The film very efficiently relays this message thanks to its world build and just how well designed the world is. Visually, Alita: Battle Angel put a lot of effort into making the dystopian Iron City look like a true cyberpunk world. People walk the streets with all sorts of cybernetic enhancements that are shown off in some admittedly creative ways, mostly thanks to the brutal competitors in the fictional sport of Motorball. In fact, most of the special effects in the film are wonderfully animated, which should be no surprise given that Cameron is known for his technological innovations and Rodriguez is able to effectively shoot an action scene. When the film wants to be an action blockbuster, it delivers violence that you wouldn’t really expect from something that’s a PG-13 movie. In fact, I wouldn’t be surprised at all if there’s an R-rated version of the movie considering how brutal some of the action scenes can be.
Most of these scenes involve Rosa Salazar’s Alita, who is probably the most polarizing thing about the film. It has nothing to do with her abilities as an actress, but rather the decision to make her look… well, like she’s from an anime. Her entire face has been CG’d in order to give her the proportions of an anime character, including her big eyes. And it’s because of this decision and how it nestles her firmly in the uncanny valley that so many people just can’t jive with the movie.
I would argue though that the CG actually serves to help endear us to her, with her larger eyes evoking an almost puppy like aesthetic and wide eyed innocence as she sees the world of Iron City and Zalem with wonder only to have the rug pulled out from under her. Plus, her more humanoid appearance directly contrasts with the villains she goes up against, who use cybernetic enhancements to make themselves barely recognizable as human, most notably through Jackie Earle Haley’s hulkish depiction of the enforcer Grewishka.
Stepping away from the unique design decisions of Alita: Battle Angel, what makes it superior to other anime adaptations like One Piece? Shows like One Piece and even Cowboy Bebop did have more time to flesh out their world and establish a core cast of characters just because they were designed as long-form television series instead of films after all. But Alita: Battle Angel stands above them ever so slightly because it’s not afraid to be what it is; an anime. It leans into and owns the fact that it is an anime and doesn’t try to hide away from it, blending those anime inspired elements well to its broken world.
Related: What Does One Piece Mean To Me?
Cowboy Bebop almost seemed to be ashamed that it was from an anime, doing anything and everything within its power to distance itself tonally from the anime and grounded it in something that, theoretically, should have appealed to Western audiences. One Piece does this a lot better, showcasing anime influenced designs and set pieces that aren’t afraid to be weird, but the dynamic between these more animated moments and the more realistic tone and color palette keeps it from perfectly mixing together. But Alita: Battle Angel’s tone is consistent between the original manga, OVA, and the live-action version. You can tell that Cameron had a reverence for the source material and faithfully did what he could to keep what he loved about the original series alive.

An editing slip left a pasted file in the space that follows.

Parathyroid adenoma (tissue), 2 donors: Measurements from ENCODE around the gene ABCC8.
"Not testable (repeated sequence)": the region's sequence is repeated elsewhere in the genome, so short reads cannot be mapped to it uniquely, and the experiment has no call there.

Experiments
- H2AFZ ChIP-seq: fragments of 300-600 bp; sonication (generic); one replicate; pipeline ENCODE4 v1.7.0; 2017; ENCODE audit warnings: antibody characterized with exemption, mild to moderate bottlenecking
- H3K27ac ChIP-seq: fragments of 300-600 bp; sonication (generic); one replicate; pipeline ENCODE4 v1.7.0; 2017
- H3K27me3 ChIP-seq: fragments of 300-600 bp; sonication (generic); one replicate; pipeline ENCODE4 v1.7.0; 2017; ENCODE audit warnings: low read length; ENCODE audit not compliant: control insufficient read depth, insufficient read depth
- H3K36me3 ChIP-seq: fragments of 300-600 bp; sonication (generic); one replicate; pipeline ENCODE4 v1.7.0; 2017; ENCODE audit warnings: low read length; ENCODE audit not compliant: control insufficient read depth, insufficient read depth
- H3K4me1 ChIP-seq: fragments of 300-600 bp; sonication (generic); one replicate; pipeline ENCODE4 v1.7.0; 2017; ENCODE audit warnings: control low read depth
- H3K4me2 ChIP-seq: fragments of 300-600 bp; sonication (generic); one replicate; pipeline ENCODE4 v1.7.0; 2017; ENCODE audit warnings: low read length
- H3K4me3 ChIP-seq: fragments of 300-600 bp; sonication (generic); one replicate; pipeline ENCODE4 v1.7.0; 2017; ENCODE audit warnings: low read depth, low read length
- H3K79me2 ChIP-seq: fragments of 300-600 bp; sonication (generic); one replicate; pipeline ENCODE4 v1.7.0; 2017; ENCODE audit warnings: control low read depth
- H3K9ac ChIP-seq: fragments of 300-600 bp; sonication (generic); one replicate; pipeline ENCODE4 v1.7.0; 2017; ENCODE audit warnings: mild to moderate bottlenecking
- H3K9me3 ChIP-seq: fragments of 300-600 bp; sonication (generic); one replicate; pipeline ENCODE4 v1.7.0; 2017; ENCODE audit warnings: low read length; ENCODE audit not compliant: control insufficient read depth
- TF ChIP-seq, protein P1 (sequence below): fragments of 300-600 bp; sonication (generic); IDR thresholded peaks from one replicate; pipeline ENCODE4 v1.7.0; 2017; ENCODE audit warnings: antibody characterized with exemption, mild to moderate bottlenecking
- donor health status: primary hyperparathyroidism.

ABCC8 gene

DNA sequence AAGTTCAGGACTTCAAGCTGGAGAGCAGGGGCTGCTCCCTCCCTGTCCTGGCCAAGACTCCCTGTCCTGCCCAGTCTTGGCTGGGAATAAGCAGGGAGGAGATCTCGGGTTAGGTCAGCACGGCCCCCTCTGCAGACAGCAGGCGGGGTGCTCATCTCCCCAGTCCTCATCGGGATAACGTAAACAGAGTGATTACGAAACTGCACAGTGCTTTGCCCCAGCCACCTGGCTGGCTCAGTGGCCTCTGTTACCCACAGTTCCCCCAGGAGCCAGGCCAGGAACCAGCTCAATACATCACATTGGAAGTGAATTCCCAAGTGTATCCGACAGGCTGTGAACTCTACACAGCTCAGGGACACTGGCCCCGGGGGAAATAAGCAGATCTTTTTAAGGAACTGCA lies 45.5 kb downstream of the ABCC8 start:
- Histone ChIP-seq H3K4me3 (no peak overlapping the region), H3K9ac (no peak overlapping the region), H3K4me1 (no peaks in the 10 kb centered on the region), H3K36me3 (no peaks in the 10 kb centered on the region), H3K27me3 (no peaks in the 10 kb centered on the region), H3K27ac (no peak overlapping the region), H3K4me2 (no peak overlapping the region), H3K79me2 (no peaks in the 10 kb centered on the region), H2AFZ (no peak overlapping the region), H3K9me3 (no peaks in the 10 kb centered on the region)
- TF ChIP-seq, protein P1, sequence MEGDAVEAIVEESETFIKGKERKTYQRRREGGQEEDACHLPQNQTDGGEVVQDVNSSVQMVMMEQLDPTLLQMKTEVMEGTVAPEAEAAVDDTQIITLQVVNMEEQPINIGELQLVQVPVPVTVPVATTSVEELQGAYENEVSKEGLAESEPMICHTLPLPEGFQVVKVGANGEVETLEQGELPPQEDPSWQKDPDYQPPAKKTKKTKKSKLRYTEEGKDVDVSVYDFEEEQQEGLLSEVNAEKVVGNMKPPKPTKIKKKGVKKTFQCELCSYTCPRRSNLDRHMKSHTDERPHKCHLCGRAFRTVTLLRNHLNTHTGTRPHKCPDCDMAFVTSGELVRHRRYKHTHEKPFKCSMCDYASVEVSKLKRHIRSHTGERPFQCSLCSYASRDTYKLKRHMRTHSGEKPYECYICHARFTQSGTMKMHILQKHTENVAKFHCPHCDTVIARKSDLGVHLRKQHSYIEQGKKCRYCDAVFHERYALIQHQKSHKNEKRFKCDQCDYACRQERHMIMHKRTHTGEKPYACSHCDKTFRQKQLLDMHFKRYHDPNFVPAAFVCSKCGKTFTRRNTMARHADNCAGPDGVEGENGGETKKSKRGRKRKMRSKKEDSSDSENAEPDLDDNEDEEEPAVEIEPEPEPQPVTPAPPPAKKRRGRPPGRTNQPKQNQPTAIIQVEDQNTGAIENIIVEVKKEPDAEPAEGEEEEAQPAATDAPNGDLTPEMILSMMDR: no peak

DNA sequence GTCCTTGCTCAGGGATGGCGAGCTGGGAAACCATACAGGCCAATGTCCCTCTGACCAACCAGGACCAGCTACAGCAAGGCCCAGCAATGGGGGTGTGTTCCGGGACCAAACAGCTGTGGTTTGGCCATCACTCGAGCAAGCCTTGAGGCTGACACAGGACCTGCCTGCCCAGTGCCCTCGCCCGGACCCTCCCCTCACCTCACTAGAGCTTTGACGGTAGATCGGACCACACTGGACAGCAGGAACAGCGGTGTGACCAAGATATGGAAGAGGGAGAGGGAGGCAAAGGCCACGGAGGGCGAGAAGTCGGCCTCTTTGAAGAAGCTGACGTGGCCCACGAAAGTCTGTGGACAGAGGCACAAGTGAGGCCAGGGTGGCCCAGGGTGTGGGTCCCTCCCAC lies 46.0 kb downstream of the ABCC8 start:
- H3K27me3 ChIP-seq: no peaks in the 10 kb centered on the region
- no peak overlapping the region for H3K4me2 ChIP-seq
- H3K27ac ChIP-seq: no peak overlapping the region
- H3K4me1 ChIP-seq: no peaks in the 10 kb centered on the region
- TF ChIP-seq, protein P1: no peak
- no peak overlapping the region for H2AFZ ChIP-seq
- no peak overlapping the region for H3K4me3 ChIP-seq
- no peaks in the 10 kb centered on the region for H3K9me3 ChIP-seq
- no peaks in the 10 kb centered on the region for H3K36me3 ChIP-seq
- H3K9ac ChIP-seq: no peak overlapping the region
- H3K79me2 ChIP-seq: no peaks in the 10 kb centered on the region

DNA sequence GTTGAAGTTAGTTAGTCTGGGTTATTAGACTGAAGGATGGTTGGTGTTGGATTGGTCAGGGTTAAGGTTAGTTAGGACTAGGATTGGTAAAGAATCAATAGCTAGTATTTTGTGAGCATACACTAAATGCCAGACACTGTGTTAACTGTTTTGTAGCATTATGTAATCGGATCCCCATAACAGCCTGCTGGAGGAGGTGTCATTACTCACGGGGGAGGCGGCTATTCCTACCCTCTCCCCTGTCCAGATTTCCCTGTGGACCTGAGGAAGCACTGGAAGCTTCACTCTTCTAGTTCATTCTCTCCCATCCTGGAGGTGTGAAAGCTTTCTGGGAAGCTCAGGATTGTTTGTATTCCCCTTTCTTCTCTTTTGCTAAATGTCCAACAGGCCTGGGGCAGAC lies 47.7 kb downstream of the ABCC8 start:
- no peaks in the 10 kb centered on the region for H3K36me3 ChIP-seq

Plus, unlike most other live-action anime adaptations, Alita: Battle Angel was actually financially successful! The movie gross just north of $400 million on a budget of $200 and turned a profit. Most of that came from international markets and home media sales as the film earned about $84 million in America. That’s not a bad number mind you, especially since it over-performed during the four-day President’s Day weekend when it released, but it’s still not an especially noteworthy domestic total. However, positive word of mouth and fan campaigns made sure that Alita: Battle Angel would still be remembered, sometimes intensely so thanks to the #AlitaArmy. However, those efforts seemed to have paid off since James Cameron and Robert Rodriguez have made a blood pact that Alita: Battle Angel would get two sequels, making it a trilogy. He has all of that Avatar: Way of Water cash after all.
There is an argument to made about how One Piece, which is undeniably a bigger anime franchise, can have a more positive impact on the perceptions of live-action anime just through how wide of an audience it reached thanks to Netflix. But popularity doesn’t always equate to high quality and while I said it before that One Piece is a fine show, Alita: Battle Angel is a more entertaining experience. It has the passion of major fans of the franchise behind it who were uncompromising in bringing their vision to the masses. It brought a world that was inspired by and went on to inspire classic cyberpunk titles with action and animation that are still impressive to watch with the best use of an F-bomb I’ve seen in an action movie. It’s based on an anime, but isn’t ashamed of its heritage and tonally uses that to respectfully portray the tone of the original. It’s not a revolutionary movie mind you, but Alita: Battle Angel is at the very least a textbook example of how an anime adaptation should be handled by Hollywood. Now, let’s see how that production of Your Name ends up.